Monday, April 22, 2019

0 Gloved Heart Feature


GLOVED HEART

By Charlotte Brentwood



Can she ever trust again?

Amy Miller is struggling to come to terms with her new life as a mother, while being a reluctant guest in a rigid gentry household. A victim of abuse, she is determined to never trust a man again.

Henry Russell has loved Amy for as long as he can remember, but his family want nothing to do with her. A chance encounter with Amy rekindles a friendship which might save them both.

The discovery of a secret which holds the key to Amy’s past will change them forever, and jeopardise any chance they have for happiness. Can Henry show Amy that true love will give her everything she could ever need?
Note, although this is a 'sweet' read, there is some subject matter that may offend sensitive readers, including mention of a rape and very mild violence and coarse language.


Buy page for GLOVED HEART: https://www.amazon.com/dp/B07P1QF65D

 A word from the author:


I hope readers enjoy the second book in the “Hearts of Amberley” series. GLOVED HEART can be read as a standalone but if you’ve read THE VAGABOND VICAR you’ll enjoy seeing your favourite characters again.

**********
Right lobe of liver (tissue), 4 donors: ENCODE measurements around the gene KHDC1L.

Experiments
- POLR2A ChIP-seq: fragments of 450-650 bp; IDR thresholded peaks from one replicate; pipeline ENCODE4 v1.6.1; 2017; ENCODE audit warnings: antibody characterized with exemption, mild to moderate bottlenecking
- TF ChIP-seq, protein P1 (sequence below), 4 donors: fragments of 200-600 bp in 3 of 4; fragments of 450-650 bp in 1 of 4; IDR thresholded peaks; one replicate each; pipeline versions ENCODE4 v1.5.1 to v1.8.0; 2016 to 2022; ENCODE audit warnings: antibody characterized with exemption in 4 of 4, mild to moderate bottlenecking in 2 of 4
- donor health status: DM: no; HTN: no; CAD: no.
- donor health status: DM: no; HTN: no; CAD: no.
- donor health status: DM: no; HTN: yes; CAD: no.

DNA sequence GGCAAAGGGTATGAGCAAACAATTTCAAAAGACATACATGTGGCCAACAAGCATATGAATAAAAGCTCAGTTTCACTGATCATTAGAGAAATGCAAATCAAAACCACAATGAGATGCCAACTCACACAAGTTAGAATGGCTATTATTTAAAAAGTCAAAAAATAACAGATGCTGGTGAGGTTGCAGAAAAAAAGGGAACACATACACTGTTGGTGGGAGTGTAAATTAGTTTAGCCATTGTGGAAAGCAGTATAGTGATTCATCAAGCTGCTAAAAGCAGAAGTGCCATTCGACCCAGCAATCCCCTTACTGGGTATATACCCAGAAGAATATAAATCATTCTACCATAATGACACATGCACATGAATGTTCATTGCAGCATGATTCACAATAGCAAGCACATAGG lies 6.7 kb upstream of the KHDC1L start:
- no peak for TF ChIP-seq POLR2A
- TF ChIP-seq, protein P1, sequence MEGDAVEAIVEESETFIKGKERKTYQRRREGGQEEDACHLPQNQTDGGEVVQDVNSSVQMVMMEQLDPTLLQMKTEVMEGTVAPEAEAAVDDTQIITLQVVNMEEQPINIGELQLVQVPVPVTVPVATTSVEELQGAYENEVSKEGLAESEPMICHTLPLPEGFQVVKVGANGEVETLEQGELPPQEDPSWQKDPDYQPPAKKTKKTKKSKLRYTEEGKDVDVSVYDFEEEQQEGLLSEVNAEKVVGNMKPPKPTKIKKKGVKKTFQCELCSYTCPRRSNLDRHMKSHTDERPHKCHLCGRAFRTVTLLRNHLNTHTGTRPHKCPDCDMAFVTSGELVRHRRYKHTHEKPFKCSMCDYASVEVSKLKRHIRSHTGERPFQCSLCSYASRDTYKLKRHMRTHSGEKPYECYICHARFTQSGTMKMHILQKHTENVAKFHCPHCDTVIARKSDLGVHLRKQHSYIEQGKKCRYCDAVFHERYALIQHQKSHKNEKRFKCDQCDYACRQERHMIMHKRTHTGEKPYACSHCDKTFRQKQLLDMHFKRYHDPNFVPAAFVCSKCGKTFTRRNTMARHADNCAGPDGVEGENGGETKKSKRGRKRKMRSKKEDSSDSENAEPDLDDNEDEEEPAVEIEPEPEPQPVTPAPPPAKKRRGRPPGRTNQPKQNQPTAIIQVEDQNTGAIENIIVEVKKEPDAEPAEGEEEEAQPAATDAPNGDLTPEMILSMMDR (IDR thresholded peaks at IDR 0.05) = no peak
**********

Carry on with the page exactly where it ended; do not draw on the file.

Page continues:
As a mother of a young baby, I was able to pour my heart into this story of a new mother, Amy Miller, adjusting to her life in less than ideal circumstances. She has sworn off men for good, but she comes to rely on the friendship of Henry Russell. She resists her growing feelings for him, building walls around her heart. Just as she begins to trust, the revelation of a secret will ruin everything. 

This is also a book about strong women and the relationships between them. It’s really the women who drive the story and I loved exploring their unique bonds despite their different stations in life. The men provide the sparks and also the problems, just like in real life!


Excerpt: